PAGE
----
October 24 – 30: “Can Halloween be a good setting for a thriller?”
This week we’re joined by ITW Members John Hegenberger, Christina Hoag, Charlaine Harris, Alexia Gordon, C. E. Lawrence and James Marshall as they discuss the question: Can Halloween be a good setting for a thriller, or is it destined to be the genre of horror forever?
Christina Hoag is the author of Skin of Tattoos, a literary thriller set in L.A.’s gang underworld forthcoming from Martin Brown Publishers, and Girl on the Brink, a romantic thriller for young adults forthcoming from Fire and Ice YA/Melange Books. She is a former reporter for the Associated Press and Miami Herald and worked as a correspondent in Latin America writing for major media outlets including Time, Business Week, Financial Times, the Houston Chronicle and The New York Times. She is the co-author of Peace in the Hood: Working with Gang Members to End the Violence, a groundbreaking book on gang intervention (Turner Publishing, 2014). She resides in Los Angeles.
Charlaine Harris is a #1 New York Times bestselling author who has been writing for over thirty years. Born and raised in the Mississippi River Delta area, she is the author of the Aurora Teagarden mysteries, which are the basis for the Hallmark Movies & Mysteries Aurora Teagarden original movies; the Sookie Stackhouse urban fantasy series, which was the basis for the HBO show True Blood; the Shakespeare mysteries; the Harper Connelly mysteries; and the Cemetery Girl mysteries. Harris now lives in Texas with her husband.
Award-winning author, John Hegenberger has produced more than a dozen books since mid-2015, including several popular series: Stan Wade LAPI in 1959, Eliot Cross Columbus-based PI in 1988, and Ace Hart, western gambler in Arizona in 1877. He’s the father of three, tennis enthusiast, collector of silent films, hiker, Francophile, B.A. Comparative Lit., ex-Navy, ex-marketing exec at Exxon, AT&T, and IBM; and happily married for 46 years and counting. Active member of SFWA, PWA, SinC and ITW. His novel SPYFALL won a 2016 award at Killer Nashville.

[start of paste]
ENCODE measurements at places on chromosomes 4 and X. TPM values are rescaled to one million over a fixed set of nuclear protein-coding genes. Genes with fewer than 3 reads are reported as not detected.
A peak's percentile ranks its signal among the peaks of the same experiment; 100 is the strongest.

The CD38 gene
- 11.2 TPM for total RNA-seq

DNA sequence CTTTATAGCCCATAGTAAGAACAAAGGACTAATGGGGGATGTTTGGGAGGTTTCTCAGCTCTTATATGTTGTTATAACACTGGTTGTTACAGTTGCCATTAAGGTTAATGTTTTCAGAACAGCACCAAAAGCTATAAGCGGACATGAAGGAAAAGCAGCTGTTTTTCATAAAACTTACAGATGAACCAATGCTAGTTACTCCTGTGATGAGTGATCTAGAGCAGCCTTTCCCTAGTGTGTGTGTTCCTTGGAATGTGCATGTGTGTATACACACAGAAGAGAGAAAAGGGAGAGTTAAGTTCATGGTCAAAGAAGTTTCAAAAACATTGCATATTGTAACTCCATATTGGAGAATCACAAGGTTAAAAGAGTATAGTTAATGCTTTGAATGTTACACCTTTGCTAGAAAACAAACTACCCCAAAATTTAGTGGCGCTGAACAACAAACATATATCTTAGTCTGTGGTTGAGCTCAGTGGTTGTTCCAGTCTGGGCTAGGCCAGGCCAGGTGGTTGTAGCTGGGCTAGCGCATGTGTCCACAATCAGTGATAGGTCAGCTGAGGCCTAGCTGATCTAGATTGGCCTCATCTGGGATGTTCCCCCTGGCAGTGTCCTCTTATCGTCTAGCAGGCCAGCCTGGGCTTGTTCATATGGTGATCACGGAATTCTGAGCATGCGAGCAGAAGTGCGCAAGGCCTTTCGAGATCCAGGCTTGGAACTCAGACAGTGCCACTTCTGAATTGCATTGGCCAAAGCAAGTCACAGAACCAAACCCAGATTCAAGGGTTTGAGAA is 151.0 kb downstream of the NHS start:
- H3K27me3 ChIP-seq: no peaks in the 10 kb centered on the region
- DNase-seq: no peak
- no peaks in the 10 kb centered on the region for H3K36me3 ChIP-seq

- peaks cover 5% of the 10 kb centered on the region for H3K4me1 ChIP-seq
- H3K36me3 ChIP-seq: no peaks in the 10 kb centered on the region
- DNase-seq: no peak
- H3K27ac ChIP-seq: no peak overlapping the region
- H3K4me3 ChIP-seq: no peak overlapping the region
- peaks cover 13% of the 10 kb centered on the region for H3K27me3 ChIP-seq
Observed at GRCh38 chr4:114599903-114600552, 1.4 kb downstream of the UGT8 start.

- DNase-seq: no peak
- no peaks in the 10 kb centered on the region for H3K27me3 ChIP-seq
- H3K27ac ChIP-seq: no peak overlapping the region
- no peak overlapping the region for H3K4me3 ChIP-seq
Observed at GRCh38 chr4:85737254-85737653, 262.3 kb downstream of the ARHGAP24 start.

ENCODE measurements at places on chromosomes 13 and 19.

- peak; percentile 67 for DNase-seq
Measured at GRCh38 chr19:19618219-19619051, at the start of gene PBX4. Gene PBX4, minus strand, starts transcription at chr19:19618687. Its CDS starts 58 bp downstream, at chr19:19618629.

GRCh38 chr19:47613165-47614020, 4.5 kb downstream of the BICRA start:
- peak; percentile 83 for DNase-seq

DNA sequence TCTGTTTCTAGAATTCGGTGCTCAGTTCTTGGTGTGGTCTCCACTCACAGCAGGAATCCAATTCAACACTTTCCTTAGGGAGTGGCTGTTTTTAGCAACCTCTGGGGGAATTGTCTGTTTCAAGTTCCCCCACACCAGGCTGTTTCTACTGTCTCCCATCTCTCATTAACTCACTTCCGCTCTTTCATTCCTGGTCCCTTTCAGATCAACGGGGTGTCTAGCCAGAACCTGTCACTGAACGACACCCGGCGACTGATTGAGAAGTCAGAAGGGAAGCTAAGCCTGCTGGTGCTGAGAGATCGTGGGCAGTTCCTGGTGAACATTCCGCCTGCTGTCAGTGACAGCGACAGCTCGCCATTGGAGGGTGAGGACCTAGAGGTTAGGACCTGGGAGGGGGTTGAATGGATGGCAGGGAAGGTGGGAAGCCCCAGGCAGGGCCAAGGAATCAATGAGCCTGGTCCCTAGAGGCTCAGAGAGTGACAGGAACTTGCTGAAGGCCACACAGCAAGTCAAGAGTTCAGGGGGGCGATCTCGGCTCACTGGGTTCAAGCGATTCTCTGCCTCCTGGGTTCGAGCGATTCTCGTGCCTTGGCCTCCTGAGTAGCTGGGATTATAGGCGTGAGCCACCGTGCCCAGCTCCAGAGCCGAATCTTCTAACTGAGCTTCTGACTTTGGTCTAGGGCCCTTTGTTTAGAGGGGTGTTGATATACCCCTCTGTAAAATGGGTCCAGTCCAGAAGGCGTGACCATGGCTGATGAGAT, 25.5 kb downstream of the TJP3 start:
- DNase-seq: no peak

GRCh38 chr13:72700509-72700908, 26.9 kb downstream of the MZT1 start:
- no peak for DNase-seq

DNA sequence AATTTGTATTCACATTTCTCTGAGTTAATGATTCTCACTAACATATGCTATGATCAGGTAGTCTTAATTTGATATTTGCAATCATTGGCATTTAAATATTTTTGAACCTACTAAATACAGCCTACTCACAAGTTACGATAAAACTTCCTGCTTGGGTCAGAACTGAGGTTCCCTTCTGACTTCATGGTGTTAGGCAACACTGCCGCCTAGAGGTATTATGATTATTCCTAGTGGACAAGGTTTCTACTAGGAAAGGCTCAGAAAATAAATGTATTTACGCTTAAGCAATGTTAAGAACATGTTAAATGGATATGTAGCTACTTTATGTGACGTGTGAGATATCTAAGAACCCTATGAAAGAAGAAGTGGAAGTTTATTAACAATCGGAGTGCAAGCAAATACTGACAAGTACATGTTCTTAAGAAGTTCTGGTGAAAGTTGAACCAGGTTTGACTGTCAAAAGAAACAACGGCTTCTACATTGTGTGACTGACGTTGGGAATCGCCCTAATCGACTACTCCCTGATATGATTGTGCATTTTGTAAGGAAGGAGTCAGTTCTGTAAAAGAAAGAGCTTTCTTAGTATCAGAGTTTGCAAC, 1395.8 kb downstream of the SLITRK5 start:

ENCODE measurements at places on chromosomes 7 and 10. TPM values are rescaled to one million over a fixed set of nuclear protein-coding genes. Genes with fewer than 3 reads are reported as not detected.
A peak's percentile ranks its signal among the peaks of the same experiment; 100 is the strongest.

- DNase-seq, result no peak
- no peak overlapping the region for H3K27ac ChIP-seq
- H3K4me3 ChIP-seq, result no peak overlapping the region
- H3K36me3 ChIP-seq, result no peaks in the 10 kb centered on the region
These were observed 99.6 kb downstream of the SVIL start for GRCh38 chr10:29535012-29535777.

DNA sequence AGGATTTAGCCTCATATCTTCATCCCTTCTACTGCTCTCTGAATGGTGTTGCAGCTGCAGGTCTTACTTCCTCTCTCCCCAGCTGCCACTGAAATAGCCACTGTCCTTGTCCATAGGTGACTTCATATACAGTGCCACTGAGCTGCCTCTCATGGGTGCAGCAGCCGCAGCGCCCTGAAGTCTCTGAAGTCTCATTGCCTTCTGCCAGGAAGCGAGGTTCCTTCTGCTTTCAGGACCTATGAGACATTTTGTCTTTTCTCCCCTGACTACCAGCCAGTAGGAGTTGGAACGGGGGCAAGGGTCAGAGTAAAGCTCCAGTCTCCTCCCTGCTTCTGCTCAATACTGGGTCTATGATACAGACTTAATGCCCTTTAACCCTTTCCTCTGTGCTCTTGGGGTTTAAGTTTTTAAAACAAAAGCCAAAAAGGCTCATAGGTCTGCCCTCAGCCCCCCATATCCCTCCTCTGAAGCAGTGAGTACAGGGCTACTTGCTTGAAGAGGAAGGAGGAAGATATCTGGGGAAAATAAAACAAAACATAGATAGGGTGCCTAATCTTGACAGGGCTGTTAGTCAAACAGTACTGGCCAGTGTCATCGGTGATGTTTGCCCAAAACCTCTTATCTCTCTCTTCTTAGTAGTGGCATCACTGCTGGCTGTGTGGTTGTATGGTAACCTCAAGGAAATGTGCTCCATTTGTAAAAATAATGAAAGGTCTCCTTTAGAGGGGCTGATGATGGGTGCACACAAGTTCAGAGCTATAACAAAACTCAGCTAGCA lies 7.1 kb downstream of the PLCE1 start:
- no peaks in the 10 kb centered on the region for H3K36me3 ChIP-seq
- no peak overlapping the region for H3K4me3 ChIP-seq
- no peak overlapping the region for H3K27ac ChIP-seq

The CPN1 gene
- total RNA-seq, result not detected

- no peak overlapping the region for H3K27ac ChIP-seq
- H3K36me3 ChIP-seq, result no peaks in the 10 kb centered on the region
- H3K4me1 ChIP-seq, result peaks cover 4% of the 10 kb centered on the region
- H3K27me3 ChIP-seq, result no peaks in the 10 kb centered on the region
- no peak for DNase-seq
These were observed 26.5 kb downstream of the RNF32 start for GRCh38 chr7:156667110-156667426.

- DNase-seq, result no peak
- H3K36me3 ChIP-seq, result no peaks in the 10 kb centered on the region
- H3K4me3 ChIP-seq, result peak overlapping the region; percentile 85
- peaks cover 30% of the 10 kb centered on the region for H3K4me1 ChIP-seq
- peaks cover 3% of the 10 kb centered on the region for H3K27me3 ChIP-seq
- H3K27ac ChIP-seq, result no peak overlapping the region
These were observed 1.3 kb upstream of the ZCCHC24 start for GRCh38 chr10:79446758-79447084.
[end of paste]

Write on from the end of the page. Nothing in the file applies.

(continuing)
James Marshall Smith is a physicist whose critically-acclaimed thriller, Silent Source, was an international finalist for the Clive Cussler Grand Master Award. James was a chief scientist at the Centers for Disease Control and Prevention (CDC) in Atlanta for two decades and has served in consulting or advisory roles for the International Atomic Energy Agency (IAEA) in Vienna, the G7 Global Health Security Action Group, and the White House Office of Science and Technology Policy.
Alexia Gordon won her first writing prize in the 6th grade. She continued writing through college but put literary endeavors on hold to finish medical school and Family Medicine residency training. She established her medical career then returned to writing fiction. Raised in the southeast, schooled in the northeast, she relocated to the west where she completed Southern Methodist University’s Writer’s Path program. She admits Texas brisket is as good as Carolina pulled pork. She practices medicine in El Paso. She enjoys the symphony, art collecting, embroidery, and ghost stories.
Carole Bugge (C.E. Lawrence) is the author of nine published novels, award-winning plays, musicals, poetry and short fiction. A two time Pushcart Poetry Prize nominee, her most recent Lee Campbell thrillers are Silent Slaughter and Silent Stalker, under the pen name C. E. Lawrence. Her short stories were selected for the two most recent Mystery Writers of America anthologies. Her Sherlock Holmes novels, The Star of India and The Haunting of Torre Abbey, have recently been reissued, along with her Claire Rawlings mystery series. Her latest book is the historical thriller, Edinburgh Twilight.
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